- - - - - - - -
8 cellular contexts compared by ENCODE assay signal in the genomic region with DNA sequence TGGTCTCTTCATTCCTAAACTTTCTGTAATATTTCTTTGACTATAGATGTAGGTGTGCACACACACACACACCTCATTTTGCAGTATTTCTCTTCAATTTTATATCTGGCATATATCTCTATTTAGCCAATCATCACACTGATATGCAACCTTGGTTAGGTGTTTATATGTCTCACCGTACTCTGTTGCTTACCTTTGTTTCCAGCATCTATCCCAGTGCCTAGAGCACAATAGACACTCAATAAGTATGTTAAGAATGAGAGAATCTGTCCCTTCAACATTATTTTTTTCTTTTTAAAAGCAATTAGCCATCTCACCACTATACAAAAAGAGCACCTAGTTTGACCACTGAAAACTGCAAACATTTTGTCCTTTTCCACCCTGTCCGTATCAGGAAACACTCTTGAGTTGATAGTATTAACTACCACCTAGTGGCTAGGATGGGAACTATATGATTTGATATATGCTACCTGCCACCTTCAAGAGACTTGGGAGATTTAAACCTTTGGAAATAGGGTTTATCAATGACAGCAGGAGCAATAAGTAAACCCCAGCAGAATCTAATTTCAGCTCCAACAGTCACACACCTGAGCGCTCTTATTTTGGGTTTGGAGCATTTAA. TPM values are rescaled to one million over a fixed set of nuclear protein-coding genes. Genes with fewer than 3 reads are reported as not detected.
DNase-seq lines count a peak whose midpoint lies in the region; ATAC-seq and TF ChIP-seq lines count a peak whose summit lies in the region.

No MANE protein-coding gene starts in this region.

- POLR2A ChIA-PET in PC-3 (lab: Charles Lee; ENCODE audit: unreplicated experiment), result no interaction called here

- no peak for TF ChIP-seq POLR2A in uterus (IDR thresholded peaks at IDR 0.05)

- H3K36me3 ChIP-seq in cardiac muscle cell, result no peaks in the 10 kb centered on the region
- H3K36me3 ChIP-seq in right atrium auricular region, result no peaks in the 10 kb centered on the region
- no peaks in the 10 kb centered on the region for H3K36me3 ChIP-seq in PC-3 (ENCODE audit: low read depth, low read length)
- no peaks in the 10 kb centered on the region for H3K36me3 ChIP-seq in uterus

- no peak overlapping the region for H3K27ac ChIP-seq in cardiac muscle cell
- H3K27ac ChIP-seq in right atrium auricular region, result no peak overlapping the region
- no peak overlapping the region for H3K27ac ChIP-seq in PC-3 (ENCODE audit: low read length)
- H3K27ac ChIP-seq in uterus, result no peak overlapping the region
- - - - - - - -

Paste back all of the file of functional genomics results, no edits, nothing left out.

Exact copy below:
8 cellular contexts compared by ENCODE assay signal in the genomic region with DNA sequence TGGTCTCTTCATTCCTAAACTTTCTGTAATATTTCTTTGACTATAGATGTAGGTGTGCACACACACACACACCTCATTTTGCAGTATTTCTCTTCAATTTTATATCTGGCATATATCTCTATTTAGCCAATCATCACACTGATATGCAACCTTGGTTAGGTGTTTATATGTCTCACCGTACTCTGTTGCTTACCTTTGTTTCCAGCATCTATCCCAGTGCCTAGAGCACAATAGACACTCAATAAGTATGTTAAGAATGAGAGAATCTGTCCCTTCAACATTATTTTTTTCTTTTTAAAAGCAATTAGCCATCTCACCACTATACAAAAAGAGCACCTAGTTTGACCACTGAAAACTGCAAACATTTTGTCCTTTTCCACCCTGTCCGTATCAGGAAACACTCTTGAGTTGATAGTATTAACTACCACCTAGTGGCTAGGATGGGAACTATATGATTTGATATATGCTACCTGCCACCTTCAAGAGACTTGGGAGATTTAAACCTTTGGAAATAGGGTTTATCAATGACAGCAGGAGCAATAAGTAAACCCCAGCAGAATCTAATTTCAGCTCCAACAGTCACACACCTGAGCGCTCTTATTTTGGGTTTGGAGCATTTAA. TPM values are rescaled to one million over a fixed set of nuclear protein-coding genes. Genes with fewer than 3 reads are reported as not detected.
DNase-seq lines count a peak whose midpoint lies in the region; ATAC-seq and TF ChIP-seq lines count a peak whose summit lies in the region.

No MANE protein-coding gene starts in this region.

- POLR2A ChIA-PET in PC-3 (lab: Charles Lee; ENCODE audit: unreplicated experiment), result no interaction called here

- no peak for TF ChIP-seq POLR2A in uterus (IDR thresholded peaks at IDR 0.05)

- H3K36me3 ChIP-seq in cardiac muscle cell, result no peaks in the 10 kb centered on the region
- H3K36me3 ChIP-seq in right atrium auricular region, result no peaks in the 10 kb centered on the region
- no peaks in the 10 kb centered on the region for H3K36me3 ChIP-seq in PC-3 (ENCODE audit: low read depth, low read length)
- no peaks in the 10 kb centered on the region for H3K36me3 ChIP-seq in uterus

- no peak overlapping the region for H3K27ac ChIP-seq in cardiac muscle cell
- H3K27ac ChIP-seq in right atrium auricular region, result no peak overlapping the region
- no peak overlapping the region for H3K27ac ChIP-seq in PC-3 (ENCODE audit: low read length)
- H3K27ac ChIP-seq in uterus, result no peak overlapping the region